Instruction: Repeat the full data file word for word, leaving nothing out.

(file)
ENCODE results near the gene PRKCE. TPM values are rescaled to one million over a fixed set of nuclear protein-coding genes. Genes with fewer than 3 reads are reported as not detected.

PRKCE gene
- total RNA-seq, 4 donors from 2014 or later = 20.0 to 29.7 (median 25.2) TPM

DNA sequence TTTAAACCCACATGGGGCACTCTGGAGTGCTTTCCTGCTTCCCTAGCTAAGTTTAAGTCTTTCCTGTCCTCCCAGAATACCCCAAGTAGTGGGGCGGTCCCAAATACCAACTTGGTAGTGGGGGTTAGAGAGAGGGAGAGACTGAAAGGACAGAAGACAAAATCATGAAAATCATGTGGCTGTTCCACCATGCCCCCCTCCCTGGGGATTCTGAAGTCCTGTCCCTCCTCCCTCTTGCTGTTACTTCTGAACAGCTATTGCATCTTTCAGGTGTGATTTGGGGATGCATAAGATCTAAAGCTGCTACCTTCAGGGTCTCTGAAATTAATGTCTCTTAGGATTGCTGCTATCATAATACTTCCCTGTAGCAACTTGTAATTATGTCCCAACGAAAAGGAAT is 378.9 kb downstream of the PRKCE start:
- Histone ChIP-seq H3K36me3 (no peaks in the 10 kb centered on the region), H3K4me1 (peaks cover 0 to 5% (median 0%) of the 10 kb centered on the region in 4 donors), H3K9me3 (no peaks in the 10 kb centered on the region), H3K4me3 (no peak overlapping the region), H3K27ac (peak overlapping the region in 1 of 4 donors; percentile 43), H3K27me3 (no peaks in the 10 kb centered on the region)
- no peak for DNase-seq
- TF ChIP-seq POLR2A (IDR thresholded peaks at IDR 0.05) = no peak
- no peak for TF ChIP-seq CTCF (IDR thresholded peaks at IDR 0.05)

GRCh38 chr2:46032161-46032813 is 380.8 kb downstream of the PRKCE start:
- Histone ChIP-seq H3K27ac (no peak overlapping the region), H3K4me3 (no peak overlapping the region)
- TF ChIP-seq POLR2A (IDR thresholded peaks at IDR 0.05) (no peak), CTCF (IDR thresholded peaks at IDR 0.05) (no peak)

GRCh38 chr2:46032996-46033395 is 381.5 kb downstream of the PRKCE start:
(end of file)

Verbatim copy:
ENCODE results near the gene PRKCE. TPM values are rescaled to one million over a fixed set of nuclear protein-coding genes. Genes with fewer than 3 reads are reported as not detected.

PRKCE gene
- total RNA-seq, 4 donors from 2014 or later = 20.0 to 29.7 (median 25.2) TPM

DNA sequence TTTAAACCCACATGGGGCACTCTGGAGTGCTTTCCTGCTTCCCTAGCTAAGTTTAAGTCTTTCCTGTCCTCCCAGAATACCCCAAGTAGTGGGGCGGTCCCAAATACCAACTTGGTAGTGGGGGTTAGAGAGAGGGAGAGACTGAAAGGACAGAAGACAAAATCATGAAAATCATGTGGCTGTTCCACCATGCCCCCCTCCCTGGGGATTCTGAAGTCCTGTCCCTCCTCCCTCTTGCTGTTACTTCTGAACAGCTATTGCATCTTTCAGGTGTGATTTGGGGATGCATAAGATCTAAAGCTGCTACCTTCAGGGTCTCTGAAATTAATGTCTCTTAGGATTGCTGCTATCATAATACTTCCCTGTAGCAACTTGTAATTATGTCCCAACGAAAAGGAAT is 378.9 kb downstream of the PRKCE start:
- Histone ChIP-seq H3K36me3 (no peaks in the 10 kb centered on the region), H3K4me1 (peaks cover 0 to 5% (median 0%) of the 10 kb centered on the region in 4 donors), H3K9me3 (no peaks in the 10 kb centered on the region), H3K4me3 (no peak overlapping the region), H3K27ac (peak overlapping the region in 1 of 4 donors; percentile 43), H3K27me3 (no peaks in the 10 kb centered on the region)
- no peak for DNase-seq
- TF ChIP-seq POLR2A (IDR thresholded peaks at IDR 0.05) = no peak
- no peak for TF ChIP-seq CTCF (IDR thresholded peaks at IDR 0.05)

GRCh38 chr2:46032161-46032813 is 380.8 kb downstream of the PRKCE start:
- Histone ChIP-seq H3K27ac (no peak overlapping the region), H3K4me3 (no peak overlapping the region)
- TF ChIP-seq POLR2A (IDR thresholded peaks at IDR 0.05) (no peak), CTCF (IDR thresholded peaks at IDR 0.05) (no peak)

GRCh38 chr2:46032996-46033395 is 381.5 kb downstream of the PRKCE start: